+\\
 ===== How to Enable PHP Error Logging ===== ===== How to Enable PHP Error Logging =====
  
 First,  you need to decide whether you should enable PHP error logging via a php.ini file or via .htaccess. This will depend on what PHP Handler you are using. To find out what PHP Handler you are using with a cPanel server, run the following as the root user via SSH: First,  you need to decide whether you should enable PHP error logging via a php.ini file or via .htaccess. This will depend on what PHP Handler you are using. To find out what PHP Handler you are using with a cPanel server, run the following as the root user via SSH:
 +<code>
   /usr/local/cpanel/bin/rebuild_phpconf --current   /usr/local/cpanel/bin/rebuild_phpconf --current
 +</code>
  
 If you are using multiple versions of PHP, you may need to determine what version of PHP your site is using to determine the correct PHP handler.  If you are using multiple versions of PHP, you may need to determine what version of PHP your site is using to determine the correct PHP handler. 
  
 If you lack root access, you can upload a phpinfo file to your site, and then check it to determine your current PHP Handler. To do so, log into cPanel, navigate to the File Manager, click the button to add a file, name the file phpinfo.php, and add the following content: If you lack root access, you can upload a phpinfo file to your site, and then check it to determine your current PHP Handler. To do so, log into cPanel, navigate to the File Manager, click the button to add a file, name the file phpinfo.php, and add the following content:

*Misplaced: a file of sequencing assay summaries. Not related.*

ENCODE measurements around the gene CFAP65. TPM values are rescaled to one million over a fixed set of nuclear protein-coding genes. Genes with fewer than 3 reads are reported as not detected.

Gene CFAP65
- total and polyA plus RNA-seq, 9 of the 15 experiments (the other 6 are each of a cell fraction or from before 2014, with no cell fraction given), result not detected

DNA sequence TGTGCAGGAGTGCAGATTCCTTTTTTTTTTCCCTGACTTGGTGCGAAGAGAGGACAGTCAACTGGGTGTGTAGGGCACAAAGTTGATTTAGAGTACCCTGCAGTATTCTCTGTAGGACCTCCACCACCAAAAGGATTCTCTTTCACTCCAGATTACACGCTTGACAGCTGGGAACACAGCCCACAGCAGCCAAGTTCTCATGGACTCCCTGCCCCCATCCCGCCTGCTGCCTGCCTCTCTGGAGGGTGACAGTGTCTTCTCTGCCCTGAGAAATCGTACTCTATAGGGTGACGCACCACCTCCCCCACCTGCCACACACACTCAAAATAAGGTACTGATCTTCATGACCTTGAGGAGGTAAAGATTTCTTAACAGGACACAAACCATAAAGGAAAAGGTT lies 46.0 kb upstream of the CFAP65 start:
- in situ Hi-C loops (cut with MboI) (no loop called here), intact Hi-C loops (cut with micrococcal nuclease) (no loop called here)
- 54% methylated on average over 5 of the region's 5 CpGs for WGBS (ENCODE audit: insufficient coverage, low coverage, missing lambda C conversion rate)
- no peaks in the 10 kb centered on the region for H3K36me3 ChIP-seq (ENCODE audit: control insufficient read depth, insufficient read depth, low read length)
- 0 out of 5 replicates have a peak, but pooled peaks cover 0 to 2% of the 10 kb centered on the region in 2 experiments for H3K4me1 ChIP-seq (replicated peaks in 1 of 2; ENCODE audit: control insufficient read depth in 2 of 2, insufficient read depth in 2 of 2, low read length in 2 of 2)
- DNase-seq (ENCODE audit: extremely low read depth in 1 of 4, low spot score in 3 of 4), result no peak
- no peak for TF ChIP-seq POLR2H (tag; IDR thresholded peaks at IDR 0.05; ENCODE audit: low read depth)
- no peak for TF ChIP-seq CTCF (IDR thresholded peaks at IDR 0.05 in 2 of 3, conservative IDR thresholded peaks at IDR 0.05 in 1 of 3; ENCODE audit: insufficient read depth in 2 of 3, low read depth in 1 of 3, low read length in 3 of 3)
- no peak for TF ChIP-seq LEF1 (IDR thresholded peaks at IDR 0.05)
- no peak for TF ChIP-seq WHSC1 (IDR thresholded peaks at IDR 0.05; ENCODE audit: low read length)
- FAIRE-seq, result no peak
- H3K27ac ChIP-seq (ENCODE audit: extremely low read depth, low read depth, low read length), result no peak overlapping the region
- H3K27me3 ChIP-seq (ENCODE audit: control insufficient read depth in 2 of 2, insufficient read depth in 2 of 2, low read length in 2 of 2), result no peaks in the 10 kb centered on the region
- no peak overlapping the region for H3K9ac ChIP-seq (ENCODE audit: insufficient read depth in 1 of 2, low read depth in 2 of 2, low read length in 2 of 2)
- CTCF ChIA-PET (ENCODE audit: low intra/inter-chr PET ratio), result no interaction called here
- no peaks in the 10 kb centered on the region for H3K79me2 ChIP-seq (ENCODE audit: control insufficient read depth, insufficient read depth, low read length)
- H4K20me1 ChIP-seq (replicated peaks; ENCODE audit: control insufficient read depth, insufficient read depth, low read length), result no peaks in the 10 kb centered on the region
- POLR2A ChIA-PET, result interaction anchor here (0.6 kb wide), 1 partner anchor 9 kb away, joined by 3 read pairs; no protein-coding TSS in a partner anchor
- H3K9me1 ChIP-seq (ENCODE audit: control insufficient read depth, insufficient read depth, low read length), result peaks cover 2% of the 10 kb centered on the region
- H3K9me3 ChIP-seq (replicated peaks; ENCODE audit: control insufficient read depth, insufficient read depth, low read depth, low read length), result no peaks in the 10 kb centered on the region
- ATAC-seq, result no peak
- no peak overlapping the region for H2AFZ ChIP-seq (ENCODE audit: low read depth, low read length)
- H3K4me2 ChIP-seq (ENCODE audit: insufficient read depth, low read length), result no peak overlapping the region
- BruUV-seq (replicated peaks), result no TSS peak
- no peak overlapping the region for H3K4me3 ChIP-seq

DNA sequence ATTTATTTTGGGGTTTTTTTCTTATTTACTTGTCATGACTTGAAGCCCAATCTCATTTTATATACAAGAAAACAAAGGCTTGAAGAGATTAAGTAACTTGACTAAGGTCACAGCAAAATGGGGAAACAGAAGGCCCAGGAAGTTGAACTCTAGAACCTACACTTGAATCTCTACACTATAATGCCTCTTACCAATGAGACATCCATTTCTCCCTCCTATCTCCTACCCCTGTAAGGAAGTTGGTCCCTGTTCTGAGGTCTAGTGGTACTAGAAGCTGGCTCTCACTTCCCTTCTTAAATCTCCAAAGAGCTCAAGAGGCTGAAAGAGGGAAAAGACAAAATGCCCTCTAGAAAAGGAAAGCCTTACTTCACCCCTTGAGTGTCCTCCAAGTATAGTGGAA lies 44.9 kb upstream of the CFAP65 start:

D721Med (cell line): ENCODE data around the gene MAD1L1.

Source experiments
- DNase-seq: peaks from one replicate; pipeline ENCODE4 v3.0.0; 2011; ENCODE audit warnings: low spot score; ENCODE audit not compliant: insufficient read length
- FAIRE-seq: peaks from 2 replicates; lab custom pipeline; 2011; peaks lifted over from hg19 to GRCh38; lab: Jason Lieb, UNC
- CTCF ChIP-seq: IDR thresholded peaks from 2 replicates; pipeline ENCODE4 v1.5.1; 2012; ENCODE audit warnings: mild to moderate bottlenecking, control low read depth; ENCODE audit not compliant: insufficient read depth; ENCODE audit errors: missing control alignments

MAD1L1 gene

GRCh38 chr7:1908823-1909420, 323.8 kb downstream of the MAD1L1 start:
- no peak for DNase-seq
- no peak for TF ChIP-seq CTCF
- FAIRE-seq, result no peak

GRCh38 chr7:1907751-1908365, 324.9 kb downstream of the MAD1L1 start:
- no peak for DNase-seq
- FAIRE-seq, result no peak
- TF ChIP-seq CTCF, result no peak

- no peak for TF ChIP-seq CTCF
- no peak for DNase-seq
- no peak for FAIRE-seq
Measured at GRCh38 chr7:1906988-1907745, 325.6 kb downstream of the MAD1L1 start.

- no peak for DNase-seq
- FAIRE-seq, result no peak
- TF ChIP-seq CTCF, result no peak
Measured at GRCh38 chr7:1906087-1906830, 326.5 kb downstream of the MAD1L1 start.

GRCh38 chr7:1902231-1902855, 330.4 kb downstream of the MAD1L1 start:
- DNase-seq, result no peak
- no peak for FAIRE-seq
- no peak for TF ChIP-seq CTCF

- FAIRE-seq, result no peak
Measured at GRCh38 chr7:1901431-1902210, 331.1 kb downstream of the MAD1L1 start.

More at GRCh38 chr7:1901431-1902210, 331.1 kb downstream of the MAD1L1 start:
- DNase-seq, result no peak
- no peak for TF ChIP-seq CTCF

+<code>
   <?php phpinfo(); ?>   <?php phpinfo(); ?>
 +</code>
  
 Now, visit your site's phpinfo.php page in the browser: Now, visit your site's phpinfo.php page in the browser:
  
-https://yoursite.tld/phpinfo.php+[[https://yoursite.tld/phpinfo.php|https://yoursite.tld/phpinfo.php]]
  
 Look for "Server API". If you see "Apache 2.0 Handler", then you are using DSO. If you see "CGI/FastCGI" or "CGI", then you are likely using suPHP, CGI, or FastCGI.  Look for "Server API". If you see "Apache 2.0 Handler", then you are using DSO. If you see "CGI/FastCGI" or "CGI", then you are likely using suPHP, CGI, or FastCGI. 
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 {{developmental:phpinfo-dso.png?nolink&600|}} {{developmental:phpinfo-dso.png?nolink&600|}}
  
 +\\
 ==== suPHP ==== ==== suPHP ====
  
 If you are using suPHP, then you will want to enable logging via the php.ini as shown below (note that you will want to edit //display_errors// accordingly): If you are using suPHP, then you will want to enable logging via the php.ini as shown below (note that you will want to edit //display_errors// accordingly):
 +<code>
   log_errors = on   log_errors = on
   error_log = /path/to/docroot/error_log   error_log = /path/to/docroot/error_log
   display_errors = off   display_errors = off
-  +</code>